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Alcohol & Other Drugs

A reminder that this article from our magazine Visions was published more than 1 year ago. It is here for reference only. Some information in it may no longer be current. It also represents the point of the view of the author only. See the author box at the bottom of the article for more about the contributor.

Drowning Pool

An editor's journey with alcoholism

Paul Sullivan

Reprinted from "Alcohol" issue of Visions Journal, 2006, 2(9), pp. 18-19

actual photo of paul sullivanI think I realized I was an alcoholic as I was trying to convince myself I wasn't one.

I was a young man and quite fancied myself as a smart man. I had showed some promise through school, a promise never quite realized, but it was enough to convince me of my own genius.

Beneath the thin ice of my self-confidence, there was a deep, dark pool of frigid water, a drowning pool of fear, self-loathing and insecurity, and like all plumbing problems, the longer I ignored it, the more flooded my basement became.

So I did everything I could to avoid the truth. I didn't "drink" I was a "party animal". I drank like the young Hemingway, romantic, resolute, and, if doomed, it was an attractive, deferred kind of doom.

But who was I kidding? I was drunk before I got to the party, and by the end of the party, a babbling, drooling lunatic. The next morning was a frenzy of forensic archeology, piecing together the shards of a blackout, a broken mind, frantically hoping I didn't really say that or do that or act like that.

My life revolved around drinking. I would line up the weekend based on drinking events: Friday night: go out for dinner, get bombed; Saturday: pub crawl, get bombed; Sunday: start with brunch, get bombed. And that was just the weekend. I could easily consume a bottle of wine at lunch, sometimes two, if I was feeling expansive. Every meal required alcohol — food was optional.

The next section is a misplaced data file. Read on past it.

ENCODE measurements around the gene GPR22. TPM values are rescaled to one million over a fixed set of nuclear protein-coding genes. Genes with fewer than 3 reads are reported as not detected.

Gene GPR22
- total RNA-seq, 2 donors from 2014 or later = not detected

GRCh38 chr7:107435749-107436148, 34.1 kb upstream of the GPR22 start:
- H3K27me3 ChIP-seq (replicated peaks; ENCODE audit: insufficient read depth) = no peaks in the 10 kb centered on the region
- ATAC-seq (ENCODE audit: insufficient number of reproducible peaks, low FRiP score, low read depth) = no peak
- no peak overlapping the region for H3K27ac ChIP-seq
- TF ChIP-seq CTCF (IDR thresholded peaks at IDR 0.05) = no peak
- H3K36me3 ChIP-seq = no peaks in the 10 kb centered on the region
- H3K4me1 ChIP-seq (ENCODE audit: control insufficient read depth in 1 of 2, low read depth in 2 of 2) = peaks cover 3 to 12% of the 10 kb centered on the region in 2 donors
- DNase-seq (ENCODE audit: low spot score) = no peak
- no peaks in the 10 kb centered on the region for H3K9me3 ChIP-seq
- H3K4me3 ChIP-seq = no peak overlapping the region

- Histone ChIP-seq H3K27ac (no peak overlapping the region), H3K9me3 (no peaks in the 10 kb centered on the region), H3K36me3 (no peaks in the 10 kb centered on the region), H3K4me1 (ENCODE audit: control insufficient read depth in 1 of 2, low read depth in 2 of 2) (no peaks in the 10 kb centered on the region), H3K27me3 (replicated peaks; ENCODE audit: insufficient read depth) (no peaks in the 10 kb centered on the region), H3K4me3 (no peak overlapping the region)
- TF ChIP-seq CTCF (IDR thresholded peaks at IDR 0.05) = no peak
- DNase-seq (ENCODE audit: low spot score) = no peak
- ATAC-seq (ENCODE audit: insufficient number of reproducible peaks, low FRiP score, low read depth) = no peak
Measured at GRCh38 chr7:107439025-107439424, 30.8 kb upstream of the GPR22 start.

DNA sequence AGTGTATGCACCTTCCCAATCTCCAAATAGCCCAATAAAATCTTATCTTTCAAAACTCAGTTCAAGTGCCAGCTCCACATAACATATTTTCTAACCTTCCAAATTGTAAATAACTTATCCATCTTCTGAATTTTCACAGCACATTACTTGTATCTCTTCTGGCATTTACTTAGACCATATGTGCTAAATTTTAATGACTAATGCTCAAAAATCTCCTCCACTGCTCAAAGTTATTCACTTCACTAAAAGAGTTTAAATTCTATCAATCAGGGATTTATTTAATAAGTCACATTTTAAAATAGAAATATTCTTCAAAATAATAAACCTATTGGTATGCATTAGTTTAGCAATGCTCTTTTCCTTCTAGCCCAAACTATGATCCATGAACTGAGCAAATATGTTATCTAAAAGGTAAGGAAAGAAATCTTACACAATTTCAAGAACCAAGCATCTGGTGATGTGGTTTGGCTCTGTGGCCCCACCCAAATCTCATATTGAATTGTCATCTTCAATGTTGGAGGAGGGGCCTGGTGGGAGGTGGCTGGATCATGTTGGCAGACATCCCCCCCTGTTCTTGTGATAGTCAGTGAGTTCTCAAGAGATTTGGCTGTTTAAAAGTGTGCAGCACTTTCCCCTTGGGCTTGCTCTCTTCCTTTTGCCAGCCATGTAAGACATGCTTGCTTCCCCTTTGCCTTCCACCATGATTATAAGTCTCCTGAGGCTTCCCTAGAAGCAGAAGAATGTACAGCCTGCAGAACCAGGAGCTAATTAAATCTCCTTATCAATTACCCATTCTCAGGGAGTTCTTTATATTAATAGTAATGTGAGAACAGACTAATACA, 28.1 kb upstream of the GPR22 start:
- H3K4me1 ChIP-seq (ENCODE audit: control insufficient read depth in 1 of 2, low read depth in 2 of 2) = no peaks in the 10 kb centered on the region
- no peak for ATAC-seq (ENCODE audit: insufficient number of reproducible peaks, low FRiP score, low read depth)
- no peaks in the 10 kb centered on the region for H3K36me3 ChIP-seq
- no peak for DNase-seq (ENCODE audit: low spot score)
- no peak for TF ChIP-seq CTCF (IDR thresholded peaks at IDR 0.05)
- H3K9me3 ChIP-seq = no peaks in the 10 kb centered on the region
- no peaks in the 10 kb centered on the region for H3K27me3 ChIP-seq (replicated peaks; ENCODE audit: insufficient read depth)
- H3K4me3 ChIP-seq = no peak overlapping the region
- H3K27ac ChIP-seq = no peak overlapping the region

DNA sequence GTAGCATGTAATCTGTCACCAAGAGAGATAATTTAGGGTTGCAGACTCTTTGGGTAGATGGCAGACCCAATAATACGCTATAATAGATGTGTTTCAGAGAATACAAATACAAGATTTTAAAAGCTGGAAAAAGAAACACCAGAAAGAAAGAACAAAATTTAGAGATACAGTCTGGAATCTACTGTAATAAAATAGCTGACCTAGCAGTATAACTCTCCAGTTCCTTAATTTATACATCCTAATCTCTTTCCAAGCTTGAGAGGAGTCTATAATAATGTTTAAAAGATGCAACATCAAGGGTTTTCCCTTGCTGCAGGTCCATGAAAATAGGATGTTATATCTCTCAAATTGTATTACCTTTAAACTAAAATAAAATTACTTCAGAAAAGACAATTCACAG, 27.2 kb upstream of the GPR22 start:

Yet, those were the 70s and wretched excess was cool. So I told myself. It was no more cool than it is today, but I could drink like a rock star even if I couldn't sing or play the guitar. Thirty years later, I break out in a cold sweat just thinking about the way I was.

One day, I remember, the illusory music died. I was reading Time magazine, which I disdained because it wasn't Rolling Stone, didn't speak with the voice of a generation, and if it did, that generation wore plaid. The article in question was about alcoholism, which didn't apply to me, and the article featured a sidebar quiz: Are You an Alcoholic? No, I snorted, and filled in the quiz. As it turned out, I was right. Of the 36 signs of alcoholism, I only exhibited 34 of them. See, I told you, I said to the long-suffering woman who eventually became my wife (and who continues to be my wife today, thank the Lord), I'm no alcoholic.

At the time, I literally could not drink coffee in public. I was unable to raise the cup to my mouth without shaking so violently, I would spill the scalding coffee all over the table and myself. On those rare nights I was sober, I would lie in bed afraid to close my eyes in case I died. I would often drive home from the pub after consuming 24 glasses of draft beer. But I was not an alcoholic.